Added to museum: 5/28/09
Maurice Nysether is seen with some of his engines. (Click photo for larger image.)
At age 73 Maurice Nysether decided to start building an engine. This might seem a rather late to start out as a machinist, but he had a lifetime of experience with engines behind him. Fifteen years later he has built over 20 engines. He has sold some of them, but still has 10 or 12 that he takes to local shows and runs enthusiastically. In fact, we first saw him at the semi-annual Vista Antique Gas and Steam Engine Museum show where he had a table full of engines on display and each one was running with nothing more than occasional attention to lubrication. He also restored an old 1917 Henderson straight four motorcycle engine that he found. It had been used for many years in a mine (minus its transmission) to run a fan for circulation. Over the years he bought and worked on a number of old vehicles. He said, "Before they became collectible, you could get a Model T Ford or an old Harley or Indian for $10.00 and fix them up." Having ridden motorcycles starting at age 15, he eventually purchased and restored a vintage motorcycle at age 55 and rode and restored two Indian motorcycles that now reside in a local winery's automotive museum. He also worked with turbocharged Corvairs and other types of vehicles, so despite a lack of machining experience, he did know a lot about making engines run.
Four of Maurice Nysether's favorite engines were brought by the museum for photography. (Click on photo to view a larger image.)
Most of the engines he builds are based on existing engine configurations but are not exact copies. They share the features of a Harley V-twin, a BSA single, a Volkswagen flat four or other popular engine, but are not scale models. He starts with the concepts and designs each piece on his own, and his engines are all good runners too. He uses the same 1-1/8" bore and stroke each time he builds an engine, using hydraulic cylinders for cylinder liners to save time. He uses other existing pieces where he can as well to keep from "re-inventing the wheel.". His shop now includes an old South Bend lathe and a Taiwanese mill that was rescued from the scrap heap and reworked for his purposes as well as an old Craftsman wood bandsaw that has been re-geared to cut metal. Though he never had any previous training in machining, Maurice does have a lot of experience and a good understanding of what tools do, so he simply taught himself to cut metal by trial and error.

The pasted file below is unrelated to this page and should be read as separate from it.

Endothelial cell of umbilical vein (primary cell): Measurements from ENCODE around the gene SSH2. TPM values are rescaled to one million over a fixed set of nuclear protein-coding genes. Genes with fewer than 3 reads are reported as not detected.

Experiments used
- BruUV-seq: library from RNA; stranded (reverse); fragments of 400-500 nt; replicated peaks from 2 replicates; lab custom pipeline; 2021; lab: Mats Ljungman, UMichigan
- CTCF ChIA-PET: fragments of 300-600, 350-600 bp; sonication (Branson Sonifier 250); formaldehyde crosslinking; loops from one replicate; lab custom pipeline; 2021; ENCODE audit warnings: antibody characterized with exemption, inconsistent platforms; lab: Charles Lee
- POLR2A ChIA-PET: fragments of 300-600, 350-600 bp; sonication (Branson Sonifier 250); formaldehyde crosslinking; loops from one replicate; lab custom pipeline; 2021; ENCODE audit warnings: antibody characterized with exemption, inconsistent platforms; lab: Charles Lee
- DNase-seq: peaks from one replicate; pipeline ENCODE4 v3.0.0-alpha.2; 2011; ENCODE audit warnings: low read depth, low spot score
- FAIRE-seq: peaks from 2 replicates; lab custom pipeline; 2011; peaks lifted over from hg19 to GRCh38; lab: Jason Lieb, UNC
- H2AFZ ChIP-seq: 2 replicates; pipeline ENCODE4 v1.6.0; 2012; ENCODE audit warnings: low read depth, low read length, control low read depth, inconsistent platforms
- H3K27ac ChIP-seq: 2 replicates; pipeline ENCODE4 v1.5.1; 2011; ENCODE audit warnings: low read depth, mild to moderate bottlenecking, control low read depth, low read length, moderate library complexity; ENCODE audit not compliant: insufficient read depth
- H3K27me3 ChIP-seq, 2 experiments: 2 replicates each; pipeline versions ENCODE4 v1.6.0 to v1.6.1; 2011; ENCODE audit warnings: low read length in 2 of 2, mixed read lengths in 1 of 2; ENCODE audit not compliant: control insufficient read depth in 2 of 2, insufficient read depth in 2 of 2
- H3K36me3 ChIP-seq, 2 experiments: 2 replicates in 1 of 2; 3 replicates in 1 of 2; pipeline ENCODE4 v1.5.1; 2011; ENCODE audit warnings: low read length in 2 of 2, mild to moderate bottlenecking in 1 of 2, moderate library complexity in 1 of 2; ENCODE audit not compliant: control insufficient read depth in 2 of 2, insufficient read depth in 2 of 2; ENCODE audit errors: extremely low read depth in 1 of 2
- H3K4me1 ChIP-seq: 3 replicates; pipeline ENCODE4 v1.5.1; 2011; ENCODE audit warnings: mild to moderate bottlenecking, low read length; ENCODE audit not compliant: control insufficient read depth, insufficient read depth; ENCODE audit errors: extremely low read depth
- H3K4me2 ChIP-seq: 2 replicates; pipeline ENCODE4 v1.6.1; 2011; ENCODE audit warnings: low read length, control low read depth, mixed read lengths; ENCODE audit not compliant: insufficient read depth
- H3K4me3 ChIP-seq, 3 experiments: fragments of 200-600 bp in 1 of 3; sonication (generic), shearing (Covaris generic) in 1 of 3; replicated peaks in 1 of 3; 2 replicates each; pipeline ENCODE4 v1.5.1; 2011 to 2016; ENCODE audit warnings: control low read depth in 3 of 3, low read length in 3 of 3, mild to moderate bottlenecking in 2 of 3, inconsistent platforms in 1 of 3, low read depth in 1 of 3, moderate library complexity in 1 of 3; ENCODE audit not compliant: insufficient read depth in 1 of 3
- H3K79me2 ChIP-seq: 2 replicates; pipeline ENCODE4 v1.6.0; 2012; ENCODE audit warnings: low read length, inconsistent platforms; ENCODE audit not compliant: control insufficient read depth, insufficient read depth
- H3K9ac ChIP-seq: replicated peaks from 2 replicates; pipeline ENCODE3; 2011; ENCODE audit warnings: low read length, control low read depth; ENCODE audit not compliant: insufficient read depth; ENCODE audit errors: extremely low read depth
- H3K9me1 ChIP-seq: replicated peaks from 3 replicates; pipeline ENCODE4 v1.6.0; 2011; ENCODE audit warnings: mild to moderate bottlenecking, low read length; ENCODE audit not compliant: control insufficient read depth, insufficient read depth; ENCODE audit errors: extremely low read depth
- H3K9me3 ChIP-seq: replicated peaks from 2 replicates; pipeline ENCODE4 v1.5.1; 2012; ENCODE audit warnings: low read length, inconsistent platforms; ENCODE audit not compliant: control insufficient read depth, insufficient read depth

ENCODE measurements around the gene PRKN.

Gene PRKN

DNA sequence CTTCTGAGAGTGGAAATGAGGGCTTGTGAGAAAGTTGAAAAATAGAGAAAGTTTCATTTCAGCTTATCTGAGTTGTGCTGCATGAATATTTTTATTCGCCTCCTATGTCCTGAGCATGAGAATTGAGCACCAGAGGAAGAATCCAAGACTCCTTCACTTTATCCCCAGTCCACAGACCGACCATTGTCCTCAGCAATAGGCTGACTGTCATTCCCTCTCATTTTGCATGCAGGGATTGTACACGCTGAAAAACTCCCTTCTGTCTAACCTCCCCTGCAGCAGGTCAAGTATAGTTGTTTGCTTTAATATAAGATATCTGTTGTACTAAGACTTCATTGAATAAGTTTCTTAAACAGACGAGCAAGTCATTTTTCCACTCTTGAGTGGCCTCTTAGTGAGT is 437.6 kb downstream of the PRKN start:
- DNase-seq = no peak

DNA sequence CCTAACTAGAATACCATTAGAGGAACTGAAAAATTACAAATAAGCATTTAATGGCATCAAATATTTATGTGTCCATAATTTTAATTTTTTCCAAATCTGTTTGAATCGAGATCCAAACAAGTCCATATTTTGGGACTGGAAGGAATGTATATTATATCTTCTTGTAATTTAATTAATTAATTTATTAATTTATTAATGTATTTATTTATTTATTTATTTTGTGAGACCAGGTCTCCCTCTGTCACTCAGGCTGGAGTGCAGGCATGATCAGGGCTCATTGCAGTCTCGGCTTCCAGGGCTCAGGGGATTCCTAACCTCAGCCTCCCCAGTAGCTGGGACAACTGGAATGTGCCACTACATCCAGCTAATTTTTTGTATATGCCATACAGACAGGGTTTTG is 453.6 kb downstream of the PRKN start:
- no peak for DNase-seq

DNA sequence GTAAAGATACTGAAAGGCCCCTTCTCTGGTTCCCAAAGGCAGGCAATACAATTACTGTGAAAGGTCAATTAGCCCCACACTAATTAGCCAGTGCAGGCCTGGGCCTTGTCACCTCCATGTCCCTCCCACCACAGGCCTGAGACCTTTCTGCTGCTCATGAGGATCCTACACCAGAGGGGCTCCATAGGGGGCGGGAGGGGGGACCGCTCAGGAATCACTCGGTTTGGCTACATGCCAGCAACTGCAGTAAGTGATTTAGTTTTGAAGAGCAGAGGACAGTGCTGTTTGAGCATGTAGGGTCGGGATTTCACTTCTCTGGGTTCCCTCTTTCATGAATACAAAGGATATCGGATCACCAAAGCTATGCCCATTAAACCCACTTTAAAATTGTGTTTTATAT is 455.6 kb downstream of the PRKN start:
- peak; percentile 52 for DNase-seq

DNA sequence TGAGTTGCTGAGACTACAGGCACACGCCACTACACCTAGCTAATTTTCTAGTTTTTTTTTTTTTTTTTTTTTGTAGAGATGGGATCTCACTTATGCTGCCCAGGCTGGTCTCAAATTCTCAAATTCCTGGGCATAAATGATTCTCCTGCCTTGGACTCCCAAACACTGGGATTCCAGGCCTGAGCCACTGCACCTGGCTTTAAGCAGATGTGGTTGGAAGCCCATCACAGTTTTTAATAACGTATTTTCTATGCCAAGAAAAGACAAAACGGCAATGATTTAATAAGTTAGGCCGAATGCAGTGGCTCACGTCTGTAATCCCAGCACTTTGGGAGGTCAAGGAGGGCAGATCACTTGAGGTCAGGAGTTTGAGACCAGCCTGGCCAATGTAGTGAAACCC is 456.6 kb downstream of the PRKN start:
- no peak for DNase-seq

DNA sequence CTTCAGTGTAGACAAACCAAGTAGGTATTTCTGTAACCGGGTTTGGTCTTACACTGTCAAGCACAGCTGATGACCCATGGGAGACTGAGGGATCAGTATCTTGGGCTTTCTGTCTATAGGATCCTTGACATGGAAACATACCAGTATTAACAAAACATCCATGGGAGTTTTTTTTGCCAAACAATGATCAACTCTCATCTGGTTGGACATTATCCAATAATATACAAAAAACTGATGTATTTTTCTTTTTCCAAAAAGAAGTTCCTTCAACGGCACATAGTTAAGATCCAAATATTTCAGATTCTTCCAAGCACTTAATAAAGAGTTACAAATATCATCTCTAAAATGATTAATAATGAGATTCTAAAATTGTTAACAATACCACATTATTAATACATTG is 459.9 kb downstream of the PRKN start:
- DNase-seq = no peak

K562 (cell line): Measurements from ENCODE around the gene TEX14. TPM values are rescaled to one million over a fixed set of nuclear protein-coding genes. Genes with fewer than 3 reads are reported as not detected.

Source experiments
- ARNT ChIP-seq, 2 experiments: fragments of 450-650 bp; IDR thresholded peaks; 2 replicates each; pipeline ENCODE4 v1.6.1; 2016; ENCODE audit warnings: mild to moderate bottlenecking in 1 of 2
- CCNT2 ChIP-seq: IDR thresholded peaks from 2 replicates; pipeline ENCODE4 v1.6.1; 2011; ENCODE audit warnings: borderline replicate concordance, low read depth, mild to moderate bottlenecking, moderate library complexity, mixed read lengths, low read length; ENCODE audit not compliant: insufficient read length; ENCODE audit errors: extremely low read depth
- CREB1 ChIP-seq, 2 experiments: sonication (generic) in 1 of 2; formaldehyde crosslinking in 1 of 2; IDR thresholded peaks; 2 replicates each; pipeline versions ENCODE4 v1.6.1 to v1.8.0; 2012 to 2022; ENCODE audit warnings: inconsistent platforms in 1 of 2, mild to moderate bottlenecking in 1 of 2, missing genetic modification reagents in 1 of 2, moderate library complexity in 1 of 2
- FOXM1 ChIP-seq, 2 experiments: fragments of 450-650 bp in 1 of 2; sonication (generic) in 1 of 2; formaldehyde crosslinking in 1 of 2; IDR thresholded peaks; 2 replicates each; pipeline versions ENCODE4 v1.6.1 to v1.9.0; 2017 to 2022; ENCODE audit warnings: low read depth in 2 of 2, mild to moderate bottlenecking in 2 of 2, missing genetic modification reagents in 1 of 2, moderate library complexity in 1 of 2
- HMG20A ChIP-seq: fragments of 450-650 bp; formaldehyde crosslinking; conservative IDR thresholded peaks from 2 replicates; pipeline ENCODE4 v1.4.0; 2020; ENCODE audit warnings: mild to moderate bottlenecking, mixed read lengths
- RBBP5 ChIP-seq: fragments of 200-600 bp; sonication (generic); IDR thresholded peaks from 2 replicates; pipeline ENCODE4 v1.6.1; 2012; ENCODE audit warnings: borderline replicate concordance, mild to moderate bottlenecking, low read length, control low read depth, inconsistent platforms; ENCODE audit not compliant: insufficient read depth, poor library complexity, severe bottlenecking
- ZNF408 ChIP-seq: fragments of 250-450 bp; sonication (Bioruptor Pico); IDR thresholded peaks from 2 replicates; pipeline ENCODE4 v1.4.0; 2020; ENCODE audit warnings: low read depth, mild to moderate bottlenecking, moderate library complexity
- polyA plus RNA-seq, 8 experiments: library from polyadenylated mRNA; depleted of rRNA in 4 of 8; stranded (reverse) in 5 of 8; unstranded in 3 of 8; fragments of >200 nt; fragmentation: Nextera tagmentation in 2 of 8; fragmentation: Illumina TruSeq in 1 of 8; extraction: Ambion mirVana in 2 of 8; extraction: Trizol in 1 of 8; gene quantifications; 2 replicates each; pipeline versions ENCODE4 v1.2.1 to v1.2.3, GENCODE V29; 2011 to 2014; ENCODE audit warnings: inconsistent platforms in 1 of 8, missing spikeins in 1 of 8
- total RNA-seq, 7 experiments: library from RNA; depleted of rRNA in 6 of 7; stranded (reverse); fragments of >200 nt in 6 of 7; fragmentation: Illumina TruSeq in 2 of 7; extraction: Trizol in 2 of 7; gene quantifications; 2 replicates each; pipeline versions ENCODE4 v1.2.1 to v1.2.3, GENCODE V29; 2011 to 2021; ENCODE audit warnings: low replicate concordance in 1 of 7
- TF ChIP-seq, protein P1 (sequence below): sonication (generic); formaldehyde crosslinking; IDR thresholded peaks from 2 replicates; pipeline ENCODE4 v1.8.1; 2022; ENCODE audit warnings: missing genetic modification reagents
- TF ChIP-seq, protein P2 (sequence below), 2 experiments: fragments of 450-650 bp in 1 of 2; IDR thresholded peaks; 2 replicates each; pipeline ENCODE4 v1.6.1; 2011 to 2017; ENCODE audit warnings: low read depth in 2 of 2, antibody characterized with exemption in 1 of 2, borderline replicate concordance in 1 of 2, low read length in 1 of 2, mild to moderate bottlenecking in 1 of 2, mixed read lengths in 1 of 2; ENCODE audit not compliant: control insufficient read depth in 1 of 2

Maurice graduated from USC in 1951 with a Bachelors degree in Trade and Transportation. This led to a job with Union Oil Company that lasted 26 years as Co-ordinator of Production and Distribution for tires, batteries and accessories. Though he did not graduate from flight school as a pilot during WWII, he did serve as a bombardier aboard a B-17 in Europe. He was later able to rekindle his love of flying when he was able to solo at age 76 in a friend's Cessna and log 14 hours of flight time. His flying career ended, however, when his friend sold his plane..
He was part of the crew of the B-17 Sleepytime Gal in Europe during WWII and is still active with his old group, the 385 Bomb Group (www.385bg.com) which hosts a museum in Perlé, Luxembourg dedicated to the crews of two B-17's that crashed in that area during the war. He is also a contributor of a number of the exhibits including old uniforms and a restored Curtis-Wright "Cyclone" engine like the one that powered the B-17 bombers in which he flew. Mr. Nysether now resides in San Marcos, CA.
Maurice recently brought four of his engines to our museum in Vista when he came by for a tour. We took the opportunity to photograph them and to learn a little about Mr. Nysether who is now 90 years of age and still enjoys working on and running his engines.
We regret to announce that in March, 2011 we were notified that Mr. Nysether has passed away. We thank him for his service to our country during WWII and for the interesting engines he created as his hobby.
(Click photos for larger images.)
|This vertical, overhead valve, single-cylinder engine is based on a BSA or similar British motorcycle engine design. It, like each of the following engines, has a 1-1/8" bore and 1-3/8" stroke.|
This horizontal twin features a block made from a 1905 Bosche magneto and a Perry model airplane carburetor. Mr. Nysether likes to "repurpose" existing parts and use them in his engines whenever possible.
|A top view of the horizontal twin.|
|Shown here is a horizontally opposed, air cooled four-cylinder (like an older VW) made from a billet aluminum block, Perry carburetor and using CMG (garden tractor type) spark plugs.|
|This 60° OHV V-twin is based on 1936 Harley 61 motor. (The original Harley had a 45° "V" configuration.) The starter is actually from a small motorcycle. It has a "sprag" (one-way) clutch. Like the other engines above, the electronic ignition components and batteries are hidden in the wooden display base.|
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